Profile Source: Global Prayer Digest / Keith Carey
Introduction / History
The 16,000 Halsar people have traditionally made their living through two very different means: cutting sugar cane, and moving dead, decaying animals! Some of the cane materials are used for making baskets, and they sell the animal hides and fat for a profit. They have contact with other communities by selling these goods. Most are landless, and there are many day laborers among them.
This tribe traditionally spoke Tulu, but today they are probably more conversant with either Konkani or Kannada, two of the major languages of southwestern India. Both of these languages include many Christian materials. There are many Roman Catholics represented among Konkani speakers.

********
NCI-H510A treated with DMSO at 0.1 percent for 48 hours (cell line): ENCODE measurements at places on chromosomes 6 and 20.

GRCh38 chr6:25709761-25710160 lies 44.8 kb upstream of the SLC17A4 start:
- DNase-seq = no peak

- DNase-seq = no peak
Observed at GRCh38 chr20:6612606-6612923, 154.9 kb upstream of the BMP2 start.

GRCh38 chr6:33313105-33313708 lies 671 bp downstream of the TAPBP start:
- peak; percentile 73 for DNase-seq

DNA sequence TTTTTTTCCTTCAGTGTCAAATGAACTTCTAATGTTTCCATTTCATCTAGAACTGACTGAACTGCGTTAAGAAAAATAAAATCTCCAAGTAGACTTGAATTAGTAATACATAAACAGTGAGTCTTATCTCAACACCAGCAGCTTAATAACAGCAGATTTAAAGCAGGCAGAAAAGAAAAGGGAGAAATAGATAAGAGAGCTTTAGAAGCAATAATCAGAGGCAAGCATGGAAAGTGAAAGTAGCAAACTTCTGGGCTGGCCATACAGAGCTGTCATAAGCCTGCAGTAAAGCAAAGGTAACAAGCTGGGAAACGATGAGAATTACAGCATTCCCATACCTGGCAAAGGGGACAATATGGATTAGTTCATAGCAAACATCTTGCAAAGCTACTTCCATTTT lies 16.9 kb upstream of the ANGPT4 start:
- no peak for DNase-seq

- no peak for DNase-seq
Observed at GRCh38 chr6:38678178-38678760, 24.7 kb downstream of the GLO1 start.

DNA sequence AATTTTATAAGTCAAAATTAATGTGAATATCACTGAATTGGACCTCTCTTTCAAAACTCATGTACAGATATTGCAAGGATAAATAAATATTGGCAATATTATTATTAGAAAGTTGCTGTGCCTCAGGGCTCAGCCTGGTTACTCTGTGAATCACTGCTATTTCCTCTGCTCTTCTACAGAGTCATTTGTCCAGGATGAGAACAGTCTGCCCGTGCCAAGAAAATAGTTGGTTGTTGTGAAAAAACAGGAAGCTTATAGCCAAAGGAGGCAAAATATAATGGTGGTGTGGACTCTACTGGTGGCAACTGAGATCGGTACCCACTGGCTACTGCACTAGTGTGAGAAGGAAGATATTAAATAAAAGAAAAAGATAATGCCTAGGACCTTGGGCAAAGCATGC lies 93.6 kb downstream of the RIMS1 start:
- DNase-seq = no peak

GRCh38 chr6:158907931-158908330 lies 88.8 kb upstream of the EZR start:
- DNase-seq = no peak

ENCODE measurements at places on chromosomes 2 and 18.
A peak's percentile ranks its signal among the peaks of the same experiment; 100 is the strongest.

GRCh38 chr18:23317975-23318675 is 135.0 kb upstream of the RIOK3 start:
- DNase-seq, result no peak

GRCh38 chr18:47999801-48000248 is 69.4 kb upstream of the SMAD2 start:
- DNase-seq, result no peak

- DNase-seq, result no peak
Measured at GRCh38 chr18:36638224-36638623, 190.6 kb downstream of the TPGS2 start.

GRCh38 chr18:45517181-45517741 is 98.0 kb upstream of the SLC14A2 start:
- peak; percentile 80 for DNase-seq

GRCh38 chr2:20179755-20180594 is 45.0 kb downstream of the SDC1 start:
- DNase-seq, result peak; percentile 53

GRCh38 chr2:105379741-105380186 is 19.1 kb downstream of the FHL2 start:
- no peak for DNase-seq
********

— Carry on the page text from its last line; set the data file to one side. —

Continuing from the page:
Like many other communities in India, the Halsar people marry only within their own community, and their marriages are monogamous. They do not marry off their children. Marriages are settled through family negotiations, and the bride price is a nominal amount of money. They do not allow for divorce, and widows and widowers can remarry.